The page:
Then UA will be in the same process. Given their losses on their international system, UA will have to reform the way it runs its business or face degradation of its profits when it hikes the pay of its FAS.

  3. Not sure about everyone else, but it sure has been refreshing not hearing how the flight I’m on was specially selected for a credit card promotion PA.

  4. Not giving retro pay is nothing short of corporate thievery. Never mind the idea that pilots deserve it and flight attendants don’t (!!), Even if a company gives 100% retro pay, a corporation still makes off with $$$$$ every single day they drag out a contract passed its expiration date, as they get to continue paying outdated sick and vacation benefits and 401(k) contributions. Permitting airlines not to pay retro pay is just incentivising them to drag out contracts as long as possible, every time. It should not even be a question that workers of any type accept new contracts without retro – and the fact that it’s just considered business as usual is amoral and infuriating.

  5. It’s the Unions fault that their own members have gone this long without a raise. And even “IF” they get something like that, it would be HILARIOUS if the Union sucked up and clawed back all those unpaid Union Dues they are owed. I remember am article (on here I think) where it said that tens of millions in Union Dues were owed by AA FA’S and that was partially why the Union didn’t have a Strike Fund that could go beyond 30-60 days, tops. Southwest has a different model than AA and the negotiations and history were and are completely different. This whole ordeal has been ridiculous, the Union is pushing AA into bankruptcy, again.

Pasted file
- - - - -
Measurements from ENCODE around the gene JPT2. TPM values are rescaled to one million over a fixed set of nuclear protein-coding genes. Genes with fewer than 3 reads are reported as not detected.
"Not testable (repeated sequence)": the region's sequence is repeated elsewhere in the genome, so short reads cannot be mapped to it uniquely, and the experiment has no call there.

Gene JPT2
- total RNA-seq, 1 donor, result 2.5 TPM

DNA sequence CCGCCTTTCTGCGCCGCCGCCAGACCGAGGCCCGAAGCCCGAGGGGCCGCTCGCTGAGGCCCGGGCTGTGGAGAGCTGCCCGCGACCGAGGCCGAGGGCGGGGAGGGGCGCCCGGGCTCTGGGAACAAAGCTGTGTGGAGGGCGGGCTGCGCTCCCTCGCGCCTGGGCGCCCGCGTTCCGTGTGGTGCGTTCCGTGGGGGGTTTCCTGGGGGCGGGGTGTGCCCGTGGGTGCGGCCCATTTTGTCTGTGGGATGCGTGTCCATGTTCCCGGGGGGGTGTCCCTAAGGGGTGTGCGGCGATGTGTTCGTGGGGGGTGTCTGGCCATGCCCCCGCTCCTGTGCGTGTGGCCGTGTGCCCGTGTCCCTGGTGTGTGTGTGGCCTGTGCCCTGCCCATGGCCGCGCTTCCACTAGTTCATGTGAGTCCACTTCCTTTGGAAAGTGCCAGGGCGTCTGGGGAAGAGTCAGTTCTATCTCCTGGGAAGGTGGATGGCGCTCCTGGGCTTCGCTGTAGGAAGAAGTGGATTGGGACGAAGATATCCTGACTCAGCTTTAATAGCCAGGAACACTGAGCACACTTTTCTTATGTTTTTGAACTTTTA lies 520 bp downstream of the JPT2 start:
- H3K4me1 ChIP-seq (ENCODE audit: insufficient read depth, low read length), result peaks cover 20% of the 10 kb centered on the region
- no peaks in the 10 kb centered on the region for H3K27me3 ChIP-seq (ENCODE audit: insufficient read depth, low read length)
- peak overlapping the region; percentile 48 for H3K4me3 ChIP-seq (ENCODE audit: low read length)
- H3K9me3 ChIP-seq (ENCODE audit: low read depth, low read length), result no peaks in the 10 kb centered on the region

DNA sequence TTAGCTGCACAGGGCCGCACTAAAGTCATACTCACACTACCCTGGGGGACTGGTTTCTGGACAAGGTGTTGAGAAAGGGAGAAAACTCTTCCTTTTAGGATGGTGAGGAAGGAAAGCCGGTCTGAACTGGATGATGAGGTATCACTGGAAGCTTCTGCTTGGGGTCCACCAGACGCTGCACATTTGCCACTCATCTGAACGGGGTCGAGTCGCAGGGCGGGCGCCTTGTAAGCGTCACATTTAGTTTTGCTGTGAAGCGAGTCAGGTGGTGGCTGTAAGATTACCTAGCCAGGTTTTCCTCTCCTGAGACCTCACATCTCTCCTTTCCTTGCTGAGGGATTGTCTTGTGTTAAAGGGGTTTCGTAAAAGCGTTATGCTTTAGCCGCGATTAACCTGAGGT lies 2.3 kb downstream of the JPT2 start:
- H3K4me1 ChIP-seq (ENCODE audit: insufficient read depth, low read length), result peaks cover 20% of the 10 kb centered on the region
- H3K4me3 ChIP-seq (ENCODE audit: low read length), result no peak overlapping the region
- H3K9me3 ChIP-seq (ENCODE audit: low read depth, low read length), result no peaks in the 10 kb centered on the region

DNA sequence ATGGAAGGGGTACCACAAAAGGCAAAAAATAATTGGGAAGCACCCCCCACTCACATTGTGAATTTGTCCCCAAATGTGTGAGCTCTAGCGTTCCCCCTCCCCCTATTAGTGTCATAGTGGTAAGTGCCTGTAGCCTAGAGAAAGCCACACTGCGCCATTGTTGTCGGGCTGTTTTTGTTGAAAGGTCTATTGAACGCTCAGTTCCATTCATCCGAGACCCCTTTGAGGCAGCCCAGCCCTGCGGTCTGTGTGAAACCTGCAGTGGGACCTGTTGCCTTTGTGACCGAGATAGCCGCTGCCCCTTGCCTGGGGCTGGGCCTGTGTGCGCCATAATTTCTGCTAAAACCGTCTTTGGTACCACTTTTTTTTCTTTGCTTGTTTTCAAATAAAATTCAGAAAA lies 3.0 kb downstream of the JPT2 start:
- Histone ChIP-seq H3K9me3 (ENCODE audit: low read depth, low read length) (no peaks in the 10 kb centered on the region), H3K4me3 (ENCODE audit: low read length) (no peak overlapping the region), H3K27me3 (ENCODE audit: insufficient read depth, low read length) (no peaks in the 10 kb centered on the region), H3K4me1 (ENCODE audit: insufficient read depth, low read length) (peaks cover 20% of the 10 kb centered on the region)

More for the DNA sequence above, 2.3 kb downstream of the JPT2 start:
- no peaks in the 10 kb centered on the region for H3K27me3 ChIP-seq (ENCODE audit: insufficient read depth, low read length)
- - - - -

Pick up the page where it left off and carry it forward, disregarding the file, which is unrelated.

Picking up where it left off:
6. @BenG Tell me you have disdain for flight attendants without telling me you don’t. “APFA is going to bankrupt American” but not the pilots union that with their contract and their FULL retro pay cost AA +$2B?

    Your argument is actually offensive. Blaming the union for the COMPANY refusing to meet their demands, yet they met all of the pilots demands.

    Your commentary is giving you don’t support front line workers and you think Flight Attendants are undeserving of better wages and a better way of life.